Behavior test

Two types of behavioral tests were used in this study: the forelimb-use asymmetry test (cylinder test) was used to assess motor deficit and asymmetry behavior, rotarod test was used to assess motor deficit. To perform the cylinder test, animals were placed in a transparent Plexiglas cylinder (20 cm in diameter and 30 cm in height) for two minutes to assess the frequency of usage of ipsilesional and contralesional forelimb to support an upright body posture against the wall of the cylinder. We counted the number of ipsilateral and contralateral forepaw usages for each 2-min session. The test score was calculated as the percentage of ipsilateral usages to the total number of ipsilateral and contralateral usages. Rotarod test was performed as previously described [11]. Each mouse was habituated for 2 days, and the actual test was performed at a fixed speed of 15 rpm on day 21 after virus injection. The cut-off time of the latency-to-fall was 3 min.


For DAB staining, the 30-μm-thick coronal sections for striatum and SNpc were immunostained with a DAB staining kit (TL-060-QHD, Thermo, MA, USA). The sections were incubated in Hydrogen Peroxide Block (TA-060-HP, Thermo, MA, USA) for 10 min, washed in phosphate-buffered saline (PBS) three times, incubated for 5 min in Ultravision Block (TA-060-UB, Thermo, MA, USA), and washed in PBS three times again. Then the samples were immunostained with a primary antibody (Rabbit anti-TH, p40101-0, Pel-freez, AR, USA; 1:500) in a blocking solution [0.3% Triton-X, 2% ready-to-use donkey serum (GTX30972, Genetex, CA, USA) in 0.1 M PBS] at 4°C on a shaker overnight. After washing in PBS 3 times, sections were incubated in Primary Antibody Amplifier Quanto (TA-060-QPB, Thermo, MA, USA) for 5 min and washed in PBS again. The sections were incubated in HRP Polymer Quanto for 1 h and washed four times in PBS. DAB-positive chromogen and DAB-positive substrate buffer (K3468, Dako, Denmark) were mixed at 1:10 ratio, and the sections were dipped in the mixture for 30 seconds and then washed. Finally, sections were mounted with a mounting solution (S0323, Dako, Denmark) and dried. A series of bright field images were obtained with an Olympus microscope.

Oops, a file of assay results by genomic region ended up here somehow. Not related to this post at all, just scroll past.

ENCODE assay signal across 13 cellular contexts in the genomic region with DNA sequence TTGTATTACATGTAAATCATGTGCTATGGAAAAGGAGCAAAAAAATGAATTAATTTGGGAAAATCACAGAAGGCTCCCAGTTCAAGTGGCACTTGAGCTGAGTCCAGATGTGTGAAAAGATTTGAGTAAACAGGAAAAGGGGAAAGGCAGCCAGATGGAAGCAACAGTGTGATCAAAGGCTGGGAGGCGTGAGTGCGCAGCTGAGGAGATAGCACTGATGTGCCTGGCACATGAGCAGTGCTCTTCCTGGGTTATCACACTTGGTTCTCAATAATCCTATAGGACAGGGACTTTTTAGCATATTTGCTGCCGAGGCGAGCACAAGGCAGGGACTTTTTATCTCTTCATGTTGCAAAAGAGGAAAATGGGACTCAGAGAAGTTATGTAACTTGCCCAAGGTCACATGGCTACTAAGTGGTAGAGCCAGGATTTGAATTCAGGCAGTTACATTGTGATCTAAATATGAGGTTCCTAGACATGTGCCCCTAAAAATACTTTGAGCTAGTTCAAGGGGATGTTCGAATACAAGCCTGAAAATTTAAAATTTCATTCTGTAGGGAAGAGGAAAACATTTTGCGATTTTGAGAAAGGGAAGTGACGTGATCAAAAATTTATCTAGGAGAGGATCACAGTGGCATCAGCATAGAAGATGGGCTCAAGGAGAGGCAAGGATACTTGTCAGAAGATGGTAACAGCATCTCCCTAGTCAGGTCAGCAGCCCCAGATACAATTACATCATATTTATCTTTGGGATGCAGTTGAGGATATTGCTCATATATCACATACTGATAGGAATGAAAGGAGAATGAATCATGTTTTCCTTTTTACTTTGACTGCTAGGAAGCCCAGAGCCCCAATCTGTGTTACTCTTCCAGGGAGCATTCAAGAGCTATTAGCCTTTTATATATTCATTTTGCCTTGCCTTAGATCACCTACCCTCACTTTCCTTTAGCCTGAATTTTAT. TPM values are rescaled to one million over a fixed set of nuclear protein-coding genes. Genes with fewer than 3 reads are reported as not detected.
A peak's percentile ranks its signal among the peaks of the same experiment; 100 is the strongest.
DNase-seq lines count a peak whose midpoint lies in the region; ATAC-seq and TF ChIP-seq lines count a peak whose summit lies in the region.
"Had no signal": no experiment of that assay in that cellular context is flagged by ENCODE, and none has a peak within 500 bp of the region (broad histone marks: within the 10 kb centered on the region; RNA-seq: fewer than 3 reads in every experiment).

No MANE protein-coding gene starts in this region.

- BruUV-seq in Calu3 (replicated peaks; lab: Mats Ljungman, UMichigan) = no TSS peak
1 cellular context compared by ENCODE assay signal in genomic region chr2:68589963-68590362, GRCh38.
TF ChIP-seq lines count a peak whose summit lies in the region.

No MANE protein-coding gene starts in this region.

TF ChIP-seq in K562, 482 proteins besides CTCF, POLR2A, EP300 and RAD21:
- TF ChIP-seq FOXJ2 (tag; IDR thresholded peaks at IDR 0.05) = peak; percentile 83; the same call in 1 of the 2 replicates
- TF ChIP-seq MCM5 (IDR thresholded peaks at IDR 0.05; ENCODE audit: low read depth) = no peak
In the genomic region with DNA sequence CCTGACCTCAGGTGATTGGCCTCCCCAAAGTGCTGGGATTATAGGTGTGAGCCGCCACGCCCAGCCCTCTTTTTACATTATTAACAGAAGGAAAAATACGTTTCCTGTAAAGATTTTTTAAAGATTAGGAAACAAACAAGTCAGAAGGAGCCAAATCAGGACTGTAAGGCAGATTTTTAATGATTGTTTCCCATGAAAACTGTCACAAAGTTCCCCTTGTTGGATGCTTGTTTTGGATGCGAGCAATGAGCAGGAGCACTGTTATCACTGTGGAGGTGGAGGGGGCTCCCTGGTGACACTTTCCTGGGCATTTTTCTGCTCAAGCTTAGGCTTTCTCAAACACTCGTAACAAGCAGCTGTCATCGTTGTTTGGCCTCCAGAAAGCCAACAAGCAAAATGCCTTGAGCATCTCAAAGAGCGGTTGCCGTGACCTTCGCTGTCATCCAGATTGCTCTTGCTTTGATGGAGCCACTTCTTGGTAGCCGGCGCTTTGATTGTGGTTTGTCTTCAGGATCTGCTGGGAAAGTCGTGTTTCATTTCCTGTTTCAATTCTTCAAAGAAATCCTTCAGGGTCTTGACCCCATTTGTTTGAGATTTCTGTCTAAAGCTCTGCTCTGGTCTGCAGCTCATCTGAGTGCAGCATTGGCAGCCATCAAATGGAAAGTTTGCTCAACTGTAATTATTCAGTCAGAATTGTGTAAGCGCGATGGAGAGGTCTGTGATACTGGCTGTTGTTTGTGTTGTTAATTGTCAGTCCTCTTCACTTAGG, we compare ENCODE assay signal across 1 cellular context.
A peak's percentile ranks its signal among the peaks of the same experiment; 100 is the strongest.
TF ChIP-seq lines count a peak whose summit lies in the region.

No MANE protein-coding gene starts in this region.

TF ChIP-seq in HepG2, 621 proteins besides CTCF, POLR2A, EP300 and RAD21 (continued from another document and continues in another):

For slice immunostaining, sections were first incubated for 1 h in a blocking solution (0.3% Triton-X, 2% normal serum in 0.1 M PBS) and then immunostained with a mixture of primary antibodies (Rabbit anti-TH, p40101-0, Pel-freez, AR, USA, 1:500; Chicken anti-GFAP, Millipore, MA, USA, AB5541, 1:500; Guinea pig anti-GABA, AB175, Millipore, MA, USA, 1:300; Mouse anti-a-synuclein, AB1903, Abcam, MA, USA, 1:200) in a blocking solution at 4℃. After extensive washing, sections were incubated with corresponding fluorescent secondary antibodies for 2 h and then washed with PBS 3 times. If needed, DAPI (Thermo Fisher Scientific, MA, USA; 1:3,000) staining was performed. Finally, sections were mounted with a fluorescent mounting medium (S3023, Dako, Denmark) and dried. A series of fluorescent images were obtained with an A1 Nikon confocal microscope, and Z-stack images in 2-μm steps were processed for further analysis using NIS-Elements (Nikon, Japan) software and ImageJ program (NIH, MD, USA). Any alterations in brightness or contrast were equally applied to the entire image set. Specificity of each primary antibody and immunoreaction was confirmed by omitting the primary antibody or changing fluorescent probes of the secondary antibodies. The secondary antibodies were purchased from Jackson ImmunoResearch Laboratories (PA, USA).

Image quantification

Confocal microscopic images were analyzed using the ImageJ program (NIH, MD, USA) or Imaris 9 (Bitplane, UK). For measurement of GFAP-positive volume and GABA immunoreactivity in astrocytes, we made the surface for each GFAP-positive cell with GFAP-positive images using Imaris 9, and then we collected the volume value of each ROI or the integrated density value of GABA intensity in each ROI, respectively. For measurement of α-syn immunoreactivity in TH-positive neurons or astrocytes, we first threshold the binary TH-positive or GFAP-positive image to define single dopaminergic neuron or astrocyte as a region-of-interest (ROI) using ImageJ. Then we measured the intensity of α-syn in every ROI from 8-bit α-syn-positive images.